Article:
Sahih al-Tirmidhi is another important collection of hadith, containing over 3,000 sayings of Muhammad arranged by topic. Among the Deobandi commentaries on this collection are Al-Tib al-Shadhi by Ashfaq al-Rahman Kandhlawi, which provides a comprehensive explanation of the hadith and their legal and ethical implications, and Hadiyyat al-Ahwadhi by Ibrahim Balyawi, which focuses on the hadith related to Islamic jurisprudence.[19] Other important Deobandi commentaries on Jami’ al-Tirmidhi include Tanqih al-Shadhi by Shamsul Haq Afghani, which critiques the hadith and offers alternative interpretations, and Maarif al-Sunan sharh Sunan al-Tirmidhi by Yusuf Banuri, which provides a detailed analysis of the hadith and their relevance to contemporary Muslim life. Khaza’in al-Sunan by Sarfaraz Khan Safdar is also an important commentary, which provides a detailed analysis of the hadith and their relevance to Islamic jurisprudence.[20]

Commentaries on Sunan Abi Dawud, another important collection of hadith, include Badhl al-Majhud fi Hall Sunan Abi Dawud by Khalil Ahmad Saharanpuri, which explains the hadith and their legal and ethical implications, Intibah al-Ruqud fi Hall-e-Sunan Abu Dawud by Shayr Zaman al-Hazarawi, which provides a detailed analysis of the hadith and their relevance to contemporary Muslim life, and Zubdat al-Maqsud fi Hall-e-Qal Abu Dawud by Muhammad Tahir al-Rahimi, which focuses on the Hadith related to Islamic jurisprudence.[11]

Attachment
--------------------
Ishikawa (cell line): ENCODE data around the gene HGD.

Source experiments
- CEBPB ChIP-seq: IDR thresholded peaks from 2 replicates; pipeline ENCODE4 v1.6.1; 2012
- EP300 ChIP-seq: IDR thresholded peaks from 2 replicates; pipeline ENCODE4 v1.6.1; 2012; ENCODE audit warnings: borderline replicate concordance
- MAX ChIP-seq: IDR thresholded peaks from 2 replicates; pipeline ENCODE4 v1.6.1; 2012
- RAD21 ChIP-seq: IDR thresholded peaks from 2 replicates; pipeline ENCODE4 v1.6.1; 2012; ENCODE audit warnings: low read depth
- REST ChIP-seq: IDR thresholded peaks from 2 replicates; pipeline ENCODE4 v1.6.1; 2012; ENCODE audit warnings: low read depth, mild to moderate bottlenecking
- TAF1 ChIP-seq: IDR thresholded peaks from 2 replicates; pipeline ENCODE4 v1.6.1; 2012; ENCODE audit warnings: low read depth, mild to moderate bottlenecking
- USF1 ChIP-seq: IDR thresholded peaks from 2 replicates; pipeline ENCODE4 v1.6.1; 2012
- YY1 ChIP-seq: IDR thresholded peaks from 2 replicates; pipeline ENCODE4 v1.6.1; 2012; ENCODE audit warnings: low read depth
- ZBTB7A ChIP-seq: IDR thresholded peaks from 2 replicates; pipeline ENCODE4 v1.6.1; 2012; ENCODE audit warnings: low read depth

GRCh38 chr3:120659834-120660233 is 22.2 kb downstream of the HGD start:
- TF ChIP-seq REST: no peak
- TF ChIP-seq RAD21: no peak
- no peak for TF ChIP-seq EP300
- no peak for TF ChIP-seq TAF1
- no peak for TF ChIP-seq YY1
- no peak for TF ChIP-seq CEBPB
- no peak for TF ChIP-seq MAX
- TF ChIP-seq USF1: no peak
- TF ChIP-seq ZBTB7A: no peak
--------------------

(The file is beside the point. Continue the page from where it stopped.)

Mishkat al-Masabih is another important hadith collection, containing over 4,000 sayings of Muhammad arranged by topic. Among the Deobandi commentaries on this collection are Al-Taleeq al-Sabeeh ala Mishkat al-Masabih by Muhammad Idris Kandhlawi, which provides a comprehensive explanation of the hadith and their legal and ethical implications, and Mishalul Masabeeh by Salman Nadwi, which focuses on the hadith related to Islamic jurisprudence.[20]

On Muwatta Imam Malik, one of the earliest volumes of hadith, several Deobandi scholars have published commentary. Zakariyya Kandhlawi's Awjaz al-Masalik ila Muwatta Malik is a well-known commentary on Muwatta Malik. Moreover, Ashfaq al-Rahman Kandhlawi's Kashf al-Mughatta fi Rijal al-Muwatta sheds light on the book's narrators.[20]